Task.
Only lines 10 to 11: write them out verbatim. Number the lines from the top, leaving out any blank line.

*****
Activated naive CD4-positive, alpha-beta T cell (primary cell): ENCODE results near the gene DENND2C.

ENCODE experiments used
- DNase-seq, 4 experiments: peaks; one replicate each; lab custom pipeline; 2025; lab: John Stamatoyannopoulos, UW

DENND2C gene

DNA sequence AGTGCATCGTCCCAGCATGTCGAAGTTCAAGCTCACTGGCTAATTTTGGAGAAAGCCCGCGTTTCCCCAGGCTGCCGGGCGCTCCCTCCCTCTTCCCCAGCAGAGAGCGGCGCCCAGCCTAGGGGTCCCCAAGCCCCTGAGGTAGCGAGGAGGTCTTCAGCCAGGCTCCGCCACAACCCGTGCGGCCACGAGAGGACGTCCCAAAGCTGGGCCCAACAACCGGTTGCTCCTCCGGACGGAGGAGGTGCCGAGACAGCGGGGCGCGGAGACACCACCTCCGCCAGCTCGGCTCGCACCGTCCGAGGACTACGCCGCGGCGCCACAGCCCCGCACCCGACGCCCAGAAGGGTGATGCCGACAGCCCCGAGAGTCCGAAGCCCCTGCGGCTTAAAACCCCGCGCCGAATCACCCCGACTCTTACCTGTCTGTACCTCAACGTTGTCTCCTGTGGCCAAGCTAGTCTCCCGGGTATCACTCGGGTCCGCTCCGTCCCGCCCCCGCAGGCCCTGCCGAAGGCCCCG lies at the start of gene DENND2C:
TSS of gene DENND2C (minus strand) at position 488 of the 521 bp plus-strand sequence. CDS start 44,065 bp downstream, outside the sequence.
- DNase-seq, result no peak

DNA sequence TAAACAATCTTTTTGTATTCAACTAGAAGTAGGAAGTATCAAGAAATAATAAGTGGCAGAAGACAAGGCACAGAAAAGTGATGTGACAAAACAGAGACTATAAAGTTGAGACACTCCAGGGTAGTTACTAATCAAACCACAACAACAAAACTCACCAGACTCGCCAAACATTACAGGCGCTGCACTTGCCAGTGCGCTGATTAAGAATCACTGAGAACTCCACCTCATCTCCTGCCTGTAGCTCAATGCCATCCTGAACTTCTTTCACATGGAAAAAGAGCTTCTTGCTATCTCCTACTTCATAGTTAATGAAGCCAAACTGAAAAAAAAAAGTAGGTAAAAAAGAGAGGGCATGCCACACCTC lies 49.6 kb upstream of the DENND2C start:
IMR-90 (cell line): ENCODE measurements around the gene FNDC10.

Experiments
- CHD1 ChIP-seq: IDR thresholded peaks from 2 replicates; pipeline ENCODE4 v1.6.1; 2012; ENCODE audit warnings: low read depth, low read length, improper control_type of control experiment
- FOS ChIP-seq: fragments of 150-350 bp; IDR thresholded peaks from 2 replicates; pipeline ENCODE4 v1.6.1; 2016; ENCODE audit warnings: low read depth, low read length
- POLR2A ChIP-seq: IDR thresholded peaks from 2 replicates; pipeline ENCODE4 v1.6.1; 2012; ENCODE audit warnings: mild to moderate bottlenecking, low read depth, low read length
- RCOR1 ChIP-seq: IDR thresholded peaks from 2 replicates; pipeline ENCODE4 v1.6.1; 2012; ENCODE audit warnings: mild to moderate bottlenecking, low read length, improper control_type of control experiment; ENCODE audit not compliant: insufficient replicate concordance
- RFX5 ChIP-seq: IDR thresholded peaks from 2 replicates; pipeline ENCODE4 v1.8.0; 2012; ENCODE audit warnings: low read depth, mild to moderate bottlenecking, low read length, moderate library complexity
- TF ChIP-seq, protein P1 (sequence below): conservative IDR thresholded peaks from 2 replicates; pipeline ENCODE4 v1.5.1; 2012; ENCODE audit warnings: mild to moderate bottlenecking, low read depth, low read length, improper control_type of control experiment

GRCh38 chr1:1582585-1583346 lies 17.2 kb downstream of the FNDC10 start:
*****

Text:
Experiments
- CHD1 ChIP-seq: IDR thresholded peaks from 2 replicates; pipeline ENCODE4 v1.6.1; 2012; ENCODE audit warnings: low read depth, low read length, improper control_type of control experiment